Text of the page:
John Hughes Explains Music Choices In 1986 Interview
"I'd rather make music if I had the talent," [article id="1617818"]John Hughes[/article] once told MTV News.
The year was 1986, and Hughes was speaking just weeks before the release of "Pretty in Pink." By this point, with "Sixteen Candles" and "The Breakfast Club," the writer and director had already changed the way Hollywood comedies were made, placing an emphasis on stories of teenage alienation and rebellion and, in past and future films, accenting the drama with cuts from '80s pop acts like the Smiths, New Order, Psychedelic Furs, Simple Minds and Lindsey Buckingham. It was an approach that shook up both the film and music businesses, and though he admitted during the MTV interview that his first choice would have been to be a rock star, he never allowed music to overtake the character or plot in his movies.
"To have a song work for the movie, it can't just be written apart and shoved in," Hughes said. "It's got to come out of the action. It's got to talk about the characters, not the story, it has to augment that action."
As his popularity among moviegoers and record execs increased, though, Hughes maintained a commitment to the purity of music over the increasingly crass commercialism of pop culture. "I don't look at the album as a marketing tool, because I think if you do that then you're going to fail," he said. "It's really betraying the music. When I approach a band, I want to respect them and be respectful of their music. I'm not gonna say, 'Look, you guys are real hot so we'll stick you in the movie and we'll get it in all these stores and all these stations.' That isn't right."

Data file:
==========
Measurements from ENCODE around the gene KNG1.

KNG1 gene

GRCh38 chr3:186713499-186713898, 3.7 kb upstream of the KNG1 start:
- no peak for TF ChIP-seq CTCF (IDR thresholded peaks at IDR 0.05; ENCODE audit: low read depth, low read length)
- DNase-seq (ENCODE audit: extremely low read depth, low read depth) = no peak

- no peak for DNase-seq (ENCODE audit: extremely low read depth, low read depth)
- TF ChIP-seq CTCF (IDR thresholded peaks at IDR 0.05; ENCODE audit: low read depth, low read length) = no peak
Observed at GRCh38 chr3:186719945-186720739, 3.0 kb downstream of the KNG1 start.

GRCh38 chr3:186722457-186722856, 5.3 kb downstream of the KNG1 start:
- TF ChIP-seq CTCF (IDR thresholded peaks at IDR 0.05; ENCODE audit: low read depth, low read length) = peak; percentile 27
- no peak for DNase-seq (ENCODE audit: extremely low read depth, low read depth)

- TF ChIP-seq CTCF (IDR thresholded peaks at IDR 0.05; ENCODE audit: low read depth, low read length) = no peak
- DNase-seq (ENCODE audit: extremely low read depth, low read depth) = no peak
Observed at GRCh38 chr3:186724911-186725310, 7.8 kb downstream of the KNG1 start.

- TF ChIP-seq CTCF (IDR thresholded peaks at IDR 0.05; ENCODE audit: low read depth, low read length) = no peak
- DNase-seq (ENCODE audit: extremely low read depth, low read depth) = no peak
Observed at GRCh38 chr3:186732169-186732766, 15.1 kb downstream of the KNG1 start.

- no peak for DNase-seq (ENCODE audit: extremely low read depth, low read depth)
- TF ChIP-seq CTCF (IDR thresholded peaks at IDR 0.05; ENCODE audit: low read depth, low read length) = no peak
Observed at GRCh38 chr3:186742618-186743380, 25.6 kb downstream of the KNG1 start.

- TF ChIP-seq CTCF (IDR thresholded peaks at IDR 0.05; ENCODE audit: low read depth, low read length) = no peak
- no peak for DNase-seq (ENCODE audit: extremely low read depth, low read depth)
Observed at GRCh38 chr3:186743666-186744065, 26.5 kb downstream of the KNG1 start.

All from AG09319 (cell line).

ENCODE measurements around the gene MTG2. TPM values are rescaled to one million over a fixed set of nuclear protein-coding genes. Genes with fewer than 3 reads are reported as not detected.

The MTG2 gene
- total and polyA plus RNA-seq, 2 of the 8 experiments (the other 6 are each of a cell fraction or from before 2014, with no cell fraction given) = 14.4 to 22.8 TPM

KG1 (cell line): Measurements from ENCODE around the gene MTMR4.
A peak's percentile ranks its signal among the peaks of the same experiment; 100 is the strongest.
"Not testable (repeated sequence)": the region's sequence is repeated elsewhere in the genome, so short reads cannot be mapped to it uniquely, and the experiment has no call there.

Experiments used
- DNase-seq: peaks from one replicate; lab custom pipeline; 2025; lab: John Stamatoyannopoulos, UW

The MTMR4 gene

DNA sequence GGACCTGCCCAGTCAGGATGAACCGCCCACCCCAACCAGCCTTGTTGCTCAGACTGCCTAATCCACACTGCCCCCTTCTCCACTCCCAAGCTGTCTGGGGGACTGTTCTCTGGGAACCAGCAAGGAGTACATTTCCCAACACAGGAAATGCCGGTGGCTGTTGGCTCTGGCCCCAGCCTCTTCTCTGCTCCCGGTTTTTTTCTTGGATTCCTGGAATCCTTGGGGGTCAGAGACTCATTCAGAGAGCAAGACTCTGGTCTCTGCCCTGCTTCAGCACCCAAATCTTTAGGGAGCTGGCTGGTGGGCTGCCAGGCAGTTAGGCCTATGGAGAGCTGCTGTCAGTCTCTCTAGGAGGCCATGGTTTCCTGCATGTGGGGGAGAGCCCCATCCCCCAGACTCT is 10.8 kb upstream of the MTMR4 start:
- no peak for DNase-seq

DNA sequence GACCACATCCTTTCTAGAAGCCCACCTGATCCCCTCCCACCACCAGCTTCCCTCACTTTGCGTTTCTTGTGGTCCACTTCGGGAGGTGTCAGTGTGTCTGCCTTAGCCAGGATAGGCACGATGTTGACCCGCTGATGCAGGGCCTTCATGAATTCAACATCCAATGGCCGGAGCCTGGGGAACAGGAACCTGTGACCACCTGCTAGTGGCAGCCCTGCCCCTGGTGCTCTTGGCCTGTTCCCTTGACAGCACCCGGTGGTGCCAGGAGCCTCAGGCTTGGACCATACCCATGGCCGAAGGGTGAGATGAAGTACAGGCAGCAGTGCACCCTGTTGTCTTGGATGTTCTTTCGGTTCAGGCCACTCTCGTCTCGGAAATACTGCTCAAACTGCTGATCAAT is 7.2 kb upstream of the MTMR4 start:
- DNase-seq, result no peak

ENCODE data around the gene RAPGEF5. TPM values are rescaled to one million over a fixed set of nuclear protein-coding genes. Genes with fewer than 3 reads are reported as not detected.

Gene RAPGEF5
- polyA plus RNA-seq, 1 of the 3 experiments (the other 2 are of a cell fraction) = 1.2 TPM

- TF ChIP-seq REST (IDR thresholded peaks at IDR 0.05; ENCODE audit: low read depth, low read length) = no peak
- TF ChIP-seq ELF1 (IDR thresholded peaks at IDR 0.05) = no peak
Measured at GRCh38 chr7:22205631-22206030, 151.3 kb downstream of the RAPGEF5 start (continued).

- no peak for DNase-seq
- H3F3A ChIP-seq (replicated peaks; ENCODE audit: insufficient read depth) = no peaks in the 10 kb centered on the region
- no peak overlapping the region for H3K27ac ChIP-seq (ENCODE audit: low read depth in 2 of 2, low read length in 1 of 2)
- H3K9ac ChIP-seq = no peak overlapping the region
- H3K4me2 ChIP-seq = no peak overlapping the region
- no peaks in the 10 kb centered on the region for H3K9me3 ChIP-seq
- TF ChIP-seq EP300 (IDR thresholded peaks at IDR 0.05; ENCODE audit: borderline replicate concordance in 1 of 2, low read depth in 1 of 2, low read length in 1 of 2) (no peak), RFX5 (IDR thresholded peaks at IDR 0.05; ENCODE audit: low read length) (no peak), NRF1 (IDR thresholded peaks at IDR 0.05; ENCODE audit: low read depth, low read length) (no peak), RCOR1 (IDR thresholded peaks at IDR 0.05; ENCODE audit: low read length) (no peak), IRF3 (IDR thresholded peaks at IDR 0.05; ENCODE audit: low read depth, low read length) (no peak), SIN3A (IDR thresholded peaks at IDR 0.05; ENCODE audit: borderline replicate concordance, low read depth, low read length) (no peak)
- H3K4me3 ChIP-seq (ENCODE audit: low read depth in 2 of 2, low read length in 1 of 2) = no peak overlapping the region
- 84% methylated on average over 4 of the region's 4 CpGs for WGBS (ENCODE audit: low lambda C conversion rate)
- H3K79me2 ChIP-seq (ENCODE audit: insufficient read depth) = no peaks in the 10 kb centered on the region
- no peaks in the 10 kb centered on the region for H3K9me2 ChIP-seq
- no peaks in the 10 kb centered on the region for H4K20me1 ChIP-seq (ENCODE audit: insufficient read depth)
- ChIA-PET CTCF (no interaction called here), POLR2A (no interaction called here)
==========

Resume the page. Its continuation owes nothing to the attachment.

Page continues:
Certainly the most iconic of the songs Hughes integrated into his films was the Simple Minds' track "Don't You (Forget About Me)" in 1985's "Breakfast Club." The Scottish band was not well-known in the States, but after the film, the single shot to the top of the charts.
"Simple Minds worked for 'The Breakfast Club' in the context of the film, [even] if you never bought the record," Hughes explained. "We didn't put the song on there to sell records. We put the song in there because it was part of the movie. You couldn't take that song out of the movie, couldn't take that movie out of the song. That's what I try to do. Not sell records. It's arguable whether a hit song is gonna add to the business a film does. There are plenty of films that didn't do any business and sold a million albums."